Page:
Keep in mind that the role of an executor comes with tons of responsibilities, as we saw above. They have lots of paperwork and financial records to orchestrate, along with the psychological burden of dealing with the drama of death. It’s best to consider these factors when choosing an executor. Here’s some pro tips for appointing an executor in your will:

  • Ask for permission: Before naming someone as executor in your will, ask the person for permission. It’s a big responsibility so it’s not fair to assume the individual is willing.
  • Consider skillsets: Do you have an accountant or lawyer in your family? Or maybe a financial advisor or wealth manager you have worked with for years? These people have the appropriate skills to handle executor duties. Definitely consider people with the appropriate skillsets before others.
  • Age: Choose an executor who’s younger than you. Otherwise you might run into complications if your executor passes away before you do.
  • Trust: You should trust your executor because you’re handing them your estate when you pass. In addition, it’s best if you can talk to your executor about your wishes before you die — this is difficult to do without trust.

How to Appoint a Power of Attorney

You can appoint a power of attorney when you’re as young as 18. POA is very broad and can apply in an array of circumstances. It’s best to pick someone you trust and possesses the necessary skills to complete the required duties.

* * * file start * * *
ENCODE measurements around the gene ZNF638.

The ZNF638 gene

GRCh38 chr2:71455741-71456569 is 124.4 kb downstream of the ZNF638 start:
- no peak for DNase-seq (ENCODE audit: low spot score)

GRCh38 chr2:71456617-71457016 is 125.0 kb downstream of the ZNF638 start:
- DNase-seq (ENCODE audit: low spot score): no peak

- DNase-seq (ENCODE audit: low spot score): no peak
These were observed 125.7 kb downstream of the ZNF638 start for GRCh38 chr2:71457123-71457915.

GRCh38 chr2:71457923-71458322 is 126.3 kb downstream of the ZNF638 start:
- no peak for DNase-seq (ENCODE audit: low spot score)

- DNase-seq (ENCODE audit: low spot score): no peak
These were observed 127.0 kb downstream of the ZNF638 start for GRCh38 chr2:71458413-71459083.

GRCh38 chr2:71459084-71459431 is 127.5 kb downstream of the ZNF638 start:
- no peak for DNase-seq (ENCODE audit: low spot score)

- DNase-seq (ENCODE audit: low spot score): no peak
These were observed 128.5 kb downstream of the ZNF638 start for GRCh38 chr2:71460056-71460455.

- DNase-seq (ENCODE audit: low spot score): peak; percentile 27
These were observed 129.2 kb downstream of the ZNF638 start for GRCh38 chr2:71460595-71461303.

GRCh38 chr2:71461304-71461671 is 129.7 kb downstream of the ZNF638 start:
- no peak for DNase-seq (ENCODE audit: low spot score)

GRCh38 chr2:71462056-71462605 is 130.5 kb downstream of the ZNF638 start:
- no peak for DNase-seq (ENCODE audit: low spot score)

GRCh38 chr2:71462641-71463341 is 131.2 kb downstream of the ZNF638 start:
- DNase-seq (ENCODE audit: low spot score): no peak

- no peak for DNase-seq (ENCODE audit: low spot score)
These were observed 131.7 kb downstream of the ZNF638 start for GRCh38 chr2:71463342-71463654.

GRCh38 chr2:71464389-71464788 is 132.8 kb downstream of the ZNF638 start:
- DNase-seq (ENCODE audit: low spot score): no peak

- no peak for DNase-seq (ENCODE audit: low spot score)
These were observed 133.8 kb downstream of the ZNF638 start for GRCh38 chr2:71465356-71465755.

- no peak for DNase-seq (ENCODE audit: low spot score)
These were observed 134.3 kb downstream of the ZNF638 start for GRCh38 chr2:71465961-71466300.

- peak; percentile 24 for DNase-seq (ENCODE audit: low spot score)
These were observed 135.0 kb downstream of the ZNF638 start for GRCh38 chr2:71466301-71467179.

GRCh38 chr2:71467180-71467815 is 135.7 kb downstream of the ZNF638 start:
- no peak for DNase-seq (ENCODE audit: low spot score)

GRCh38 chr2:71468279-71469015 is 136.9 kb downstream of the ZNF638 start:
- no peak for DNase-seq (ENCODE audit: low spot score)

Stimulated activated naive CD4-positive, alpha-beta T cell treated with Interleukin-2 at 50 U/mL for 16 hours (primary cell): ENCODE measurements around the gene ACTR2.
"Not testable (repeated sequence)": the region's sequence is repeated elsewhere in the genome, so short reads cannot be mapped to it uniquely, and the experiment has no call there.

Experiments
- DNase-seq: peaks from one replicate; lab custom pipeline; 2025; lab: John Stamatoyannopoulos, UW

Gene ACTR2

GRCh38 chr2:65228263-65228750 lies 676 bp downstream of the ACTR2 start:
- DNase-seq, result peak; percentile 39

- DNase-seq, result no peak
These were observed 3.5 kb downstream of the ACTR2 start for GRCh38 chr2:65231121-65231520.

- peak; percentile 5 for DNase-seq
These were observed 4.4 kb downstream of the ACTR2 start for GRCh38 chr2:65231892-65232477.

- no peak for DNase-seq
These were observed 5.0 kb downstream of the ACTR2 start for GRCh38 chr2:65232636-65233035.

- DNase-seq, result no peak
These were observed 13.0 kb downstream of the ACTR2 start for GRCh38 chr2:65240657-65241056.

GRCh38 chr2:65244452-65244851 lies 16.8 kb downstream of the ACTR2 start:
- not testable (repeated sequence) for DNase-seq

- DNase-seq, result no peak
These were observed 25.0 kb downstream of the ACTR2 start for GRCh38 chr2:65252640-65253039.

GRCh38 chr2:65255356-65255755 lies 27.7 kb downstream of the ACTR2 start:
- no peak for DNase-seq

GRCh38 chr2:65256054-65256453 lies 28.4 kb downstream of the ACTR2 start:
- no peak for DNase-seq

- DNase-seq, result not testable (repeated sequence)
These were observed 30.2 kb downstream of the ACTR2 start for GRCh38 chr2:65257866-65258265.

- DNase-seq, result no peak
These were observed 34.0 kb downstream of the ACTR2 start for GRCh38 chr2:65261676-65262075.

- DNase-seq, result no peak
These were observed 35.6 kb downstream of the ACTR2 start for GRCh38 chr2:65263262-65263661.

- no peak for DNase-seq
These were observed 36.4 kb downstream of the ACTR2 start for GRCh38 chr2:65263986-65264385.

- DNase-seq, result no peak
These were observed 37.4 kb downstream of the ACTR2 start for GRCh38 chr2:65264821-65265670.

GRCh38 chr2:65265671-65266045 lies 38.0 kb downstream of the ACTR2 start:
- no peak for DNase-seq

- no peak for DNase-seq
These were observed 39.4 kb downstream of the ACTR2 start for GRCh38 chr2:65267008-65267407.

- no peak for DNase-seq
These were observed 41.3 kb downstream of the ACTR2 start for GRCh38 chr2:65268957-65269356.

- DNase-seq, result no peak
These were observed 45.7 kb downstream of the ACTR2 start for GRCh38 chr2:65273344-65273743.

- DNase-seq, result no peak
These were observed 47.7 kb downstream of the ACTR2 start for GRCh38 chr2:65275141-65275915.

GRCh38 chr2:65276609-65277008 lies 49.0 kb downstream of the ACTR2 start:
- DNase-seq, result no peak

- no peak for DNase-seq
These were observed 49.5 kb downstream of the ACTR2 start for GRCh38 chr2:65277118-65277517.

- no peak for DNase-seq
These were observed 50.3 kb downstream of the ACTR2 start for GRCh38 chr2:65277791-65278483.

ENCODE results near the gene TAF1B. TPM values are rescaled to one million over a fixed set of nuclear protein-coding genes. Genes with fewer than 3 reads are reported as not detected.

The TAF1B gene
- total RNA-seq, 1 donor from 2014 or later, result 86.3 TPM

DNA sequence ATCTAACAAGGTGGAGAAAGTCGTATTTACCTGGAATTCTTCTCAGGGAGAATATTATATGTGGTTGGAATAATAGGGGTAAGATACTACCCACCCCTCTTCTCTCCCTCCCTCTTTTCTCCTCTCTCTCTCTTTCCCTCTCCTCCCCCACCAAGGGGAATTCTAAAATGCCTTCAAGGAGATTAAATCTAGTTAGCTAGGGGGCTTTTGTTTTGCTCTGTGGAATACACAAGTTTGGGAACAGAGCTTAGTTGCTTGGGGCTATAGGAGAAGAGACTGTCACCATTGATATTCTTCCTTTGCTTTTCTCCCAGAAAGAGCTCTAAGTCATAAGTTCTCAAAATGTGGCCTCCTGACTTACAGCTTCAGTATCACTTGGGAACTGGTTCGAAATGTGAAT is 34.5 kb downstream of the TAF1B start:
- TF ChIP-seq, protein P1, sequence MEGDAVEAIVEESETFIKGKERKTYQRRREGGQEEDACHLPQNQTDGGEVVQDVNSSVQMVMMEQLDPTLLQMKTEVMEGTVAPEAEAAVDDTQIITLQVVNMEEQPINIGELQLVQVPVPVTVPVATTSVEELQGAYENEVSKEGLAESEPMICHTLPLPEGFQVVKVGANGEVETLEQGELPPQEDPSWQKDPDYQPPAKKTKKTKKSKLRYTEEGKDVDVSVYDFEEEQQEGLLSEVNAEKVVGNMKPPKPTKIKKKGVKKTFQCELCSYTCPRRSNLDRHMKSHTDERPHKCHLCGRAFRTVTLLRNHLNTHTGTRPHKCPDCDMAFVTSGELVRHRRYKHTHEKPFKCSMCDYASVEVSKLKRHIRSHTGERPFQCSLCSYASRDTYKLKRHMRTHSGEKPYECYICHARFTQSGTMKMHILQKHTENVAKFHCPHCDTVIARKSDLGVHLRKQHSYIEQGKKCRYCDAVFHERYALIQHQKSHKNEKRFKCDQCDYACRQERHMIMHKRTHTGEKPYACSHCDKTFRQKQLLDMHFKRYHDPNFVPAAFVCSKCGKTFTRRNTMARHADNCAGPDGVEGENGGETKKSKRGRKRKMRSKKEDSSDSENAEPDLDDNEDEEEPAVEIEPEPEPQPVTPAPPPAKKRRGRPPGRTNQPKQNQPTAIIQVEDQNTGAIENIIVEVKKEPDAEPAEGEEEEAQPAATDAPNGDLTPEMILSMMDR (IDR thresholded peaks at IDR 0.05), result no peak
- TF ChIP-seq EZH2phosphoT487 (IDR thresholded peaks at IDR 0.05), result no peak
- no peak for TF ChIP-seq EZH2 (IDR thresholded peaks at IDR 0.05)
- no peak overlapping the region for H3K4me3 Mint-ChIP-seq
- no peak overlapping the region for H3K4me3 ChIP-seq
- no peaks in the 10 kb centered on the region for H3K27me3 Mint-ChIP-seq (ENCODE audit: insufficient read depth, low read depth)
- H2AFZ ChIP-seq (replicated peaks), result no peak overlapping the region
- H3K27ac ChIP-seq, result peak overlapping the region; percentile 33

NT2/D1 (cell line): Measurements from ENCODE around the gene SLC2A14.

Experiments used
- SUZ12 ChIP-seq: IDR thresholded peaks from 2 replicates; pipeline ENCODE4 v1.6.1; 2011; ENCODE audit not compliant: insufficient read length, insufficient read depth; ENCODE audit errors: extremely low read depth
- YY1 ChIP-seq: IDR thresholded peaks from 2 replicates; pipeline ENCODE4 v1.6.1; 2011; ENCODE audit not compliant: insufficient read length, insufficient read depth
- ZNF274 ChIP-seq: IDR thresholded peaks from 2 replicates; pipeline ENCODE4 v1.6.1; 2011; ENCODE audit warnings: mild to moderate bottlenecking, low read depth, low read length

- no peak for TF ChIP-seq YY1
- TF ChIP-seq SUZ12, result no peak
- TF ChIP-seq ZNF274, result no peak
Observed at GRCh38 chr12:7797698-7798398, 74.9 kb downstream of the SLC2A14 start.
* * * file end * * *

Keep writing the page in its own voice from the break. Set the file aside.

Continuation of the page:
Once you’ve decided on a candidate, you can seal the deal with a lawyer and have both parties sign with a witness. Certain Canadian provinces have additional rules at this stage. For example, in British Columbia, the agent listed as the attorney has to submit a record stating their awareness and consent for the POA. Don’t forget to make some certified copies and inform your POA where the original is stored. 

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Can the executor of a will take everything in Canada?

No. Thanks to strict Canadian laws safeguarding the estate owner, an executor of a will cannot misuse their position of power. The executor has to perform their job in a timely, legal order, keeping the estate and beneficiaries’ interests at the forefront. Otherwise, they will face harsh consequences and be held for damages.

An executor can neither create nor modify the will. They cannot add or remove any beneficiaries unless specified in the will. You can rest easy knowing that your estate is protected by the law!

Does power of attorney override a will?

A power of attorney does not override a will. In fact, a power of attorney cannot legally write a will or change an existing will on behalf of the donor. In addition, power of attorney ends when the donor passes away. At that point, the will comes into effect and the POA dissolves.

Should power of attorney and executor be the same person?

Before answering this, can a power of attorney and an executor be the same person? The answer is yes. There is no law that permits someone from being both your power of attorney and executor. So, you don’t have to make a decision between executor of will vs power of attorney! Whether it should be the same person is a personal choice. Often, it can make things easier to have the same person act as the executor and power of attorney, but it really depends on you and your circumstances.